Because I won’t marry him. I don’t care
what my parents say. Or his parents. Or Percy himself. I won’t be sold to the highest bidder.

  Especially not now.

  I waited until the champagne had begun to make everyone a little louder than necessary and couples were sneaking off to find dark corners before I made my way upstairs to the family rooms. Also, I had to time it perfectly as I had no intention of missing the waltz. It was simple enough to avoid the chaperone Mother set on me. And I was well prepared and even spilled strawberry wine on my gown so that I would have a credible excuse should I need one. The gossips and dowager mothers can be every bit as scary as any vampire. I defy you to find a creature more chilling than Lady Kirkwood. Don’t even bother to consider it, there is no such beast. She has made grown men cry in public with scarcely any effort at all. I’ve always thought she’d make an admirable hunter.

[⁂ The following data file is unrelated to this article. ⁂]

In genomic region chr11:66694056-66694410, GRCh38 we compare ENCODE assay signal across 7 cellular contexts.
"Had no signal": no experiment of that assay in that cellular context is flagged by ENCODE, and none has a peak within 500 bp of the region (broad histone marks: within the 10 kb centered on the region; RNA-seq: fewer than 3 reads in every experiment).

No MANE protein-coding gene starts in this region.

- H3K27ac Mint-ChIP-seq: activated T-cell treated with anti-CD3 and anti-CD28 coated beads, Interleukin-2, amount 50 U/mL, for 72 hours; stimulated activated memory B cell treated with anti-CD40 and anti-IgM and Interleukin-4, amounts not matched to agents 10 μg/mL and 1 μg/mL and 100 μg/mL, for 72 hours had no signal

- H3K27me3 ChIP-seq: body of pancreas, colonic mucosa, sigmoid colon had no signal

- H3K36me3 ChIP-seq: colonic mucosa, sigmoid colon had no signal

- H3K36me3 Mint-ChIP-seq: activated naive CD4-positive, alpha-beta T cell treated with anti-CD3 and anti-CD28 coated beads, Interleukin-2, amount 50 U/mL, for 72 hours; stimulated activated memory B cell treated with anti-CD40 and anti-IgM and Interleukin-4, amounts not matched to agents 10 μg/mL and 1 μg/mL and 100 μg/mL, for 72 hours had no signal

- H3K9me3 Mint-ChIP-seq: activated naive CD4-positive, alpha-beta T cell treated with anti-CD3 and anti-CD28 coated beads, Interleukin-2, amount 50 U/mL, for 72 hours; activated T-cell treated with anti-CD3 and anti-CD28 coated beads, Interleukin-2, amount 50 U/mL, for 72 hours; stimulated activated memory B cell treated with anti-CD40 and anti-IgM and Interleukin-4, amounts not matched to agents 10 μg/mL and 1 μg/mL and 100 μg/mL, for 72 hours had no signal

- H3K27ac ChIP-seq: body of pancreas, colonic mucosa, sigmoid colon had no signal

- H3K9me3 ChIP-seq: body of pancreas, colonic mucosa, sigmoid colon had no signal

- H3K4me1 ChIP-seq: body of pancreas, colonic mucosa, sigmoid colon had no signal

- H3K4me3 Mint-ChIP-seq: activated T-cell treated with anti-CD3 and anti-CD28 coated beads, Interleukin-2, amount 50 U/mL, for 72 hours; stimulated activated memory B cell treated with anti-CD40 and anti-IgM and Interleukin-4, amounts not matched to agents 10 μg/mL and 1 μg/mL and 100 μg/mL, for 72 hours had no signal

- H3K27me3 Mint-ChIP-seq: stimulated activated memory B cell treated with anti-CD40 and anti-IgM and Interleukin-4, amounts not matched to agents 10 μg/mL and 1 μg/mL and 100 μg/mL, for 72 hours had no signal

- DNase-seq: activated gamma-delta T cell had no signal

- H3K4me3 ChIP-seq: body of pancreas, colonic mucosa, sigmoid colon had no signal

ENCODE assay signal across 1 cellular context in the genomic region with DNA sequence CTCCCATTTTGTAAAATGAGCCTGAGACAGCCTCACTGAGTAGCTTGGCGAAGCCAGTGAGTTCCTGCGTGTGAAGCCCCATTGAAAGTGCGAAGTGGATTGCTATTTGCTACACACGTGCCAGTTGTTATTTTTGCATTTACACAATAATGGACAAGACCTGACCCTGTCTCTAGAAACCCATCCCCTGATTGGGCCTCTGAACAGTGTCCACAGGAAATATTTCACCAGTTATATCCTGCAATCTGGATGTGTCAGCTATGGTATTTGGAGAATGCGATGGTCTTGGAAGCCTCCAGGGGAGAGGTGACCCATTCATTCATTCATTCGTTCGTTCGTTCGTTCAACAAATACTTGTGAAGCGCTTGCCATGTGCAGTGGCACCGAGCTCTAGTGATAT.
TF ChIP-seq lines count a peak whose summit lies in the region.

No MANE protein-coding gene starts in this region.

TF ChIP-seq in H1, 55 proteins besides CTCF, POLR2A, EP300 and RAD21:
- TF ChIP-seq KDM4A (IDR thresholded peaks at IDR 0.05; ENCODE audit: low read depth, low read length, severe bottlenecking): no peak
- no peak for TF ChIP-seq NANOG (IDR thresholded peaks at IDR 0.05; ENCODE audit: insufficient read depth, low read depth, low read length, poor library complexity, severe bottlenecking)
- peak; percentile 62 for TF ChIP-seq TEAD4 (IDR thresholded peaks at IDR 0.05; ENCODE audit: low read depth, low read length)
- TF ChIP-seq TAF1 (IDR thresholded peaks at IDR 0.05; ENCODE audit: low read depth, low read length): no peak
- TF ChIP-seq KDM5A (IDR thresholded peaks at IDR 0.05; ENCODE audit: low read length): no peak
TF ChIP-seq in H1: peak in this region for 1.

Back to the ball. I made it upstairs easily enough. I would have expected the Wintersons’ house to be better guarded, to be honest with you. But I suppose they never suspected for a moment that a debutante might be clever enough to do any harm. And admittedly the town house is prodigiously well protected against vampires; I’ve never seen such a collection of swords and walking canes with retractable daggers. (I mean to fix one of my parasols along similar lines. It is a most interesting alteration and surely to be of great use.)

  I could hear the orchestra playing a quadrille, and the noisy hum of a hundred conversations going on at once. There were no footsteps, no flicker of the candle flames, nothing. I was not foolhardy in thinking myself alone. Indeed, I still cannot countenance that I wasn’t.

  I found the study with little incident and it was exactly as you might have imagined it to be: spacious, with a massive oak desk, silver decanters and bottles of expensive brandy, and rows of books and curios. I felt rather daring as I skulked through the shadows and opened all the drawers. I found nothing of import until the very last drawer, which was locked. Those new hairpins you devised are brilliant, Evie. I picked the lock with very little trouble.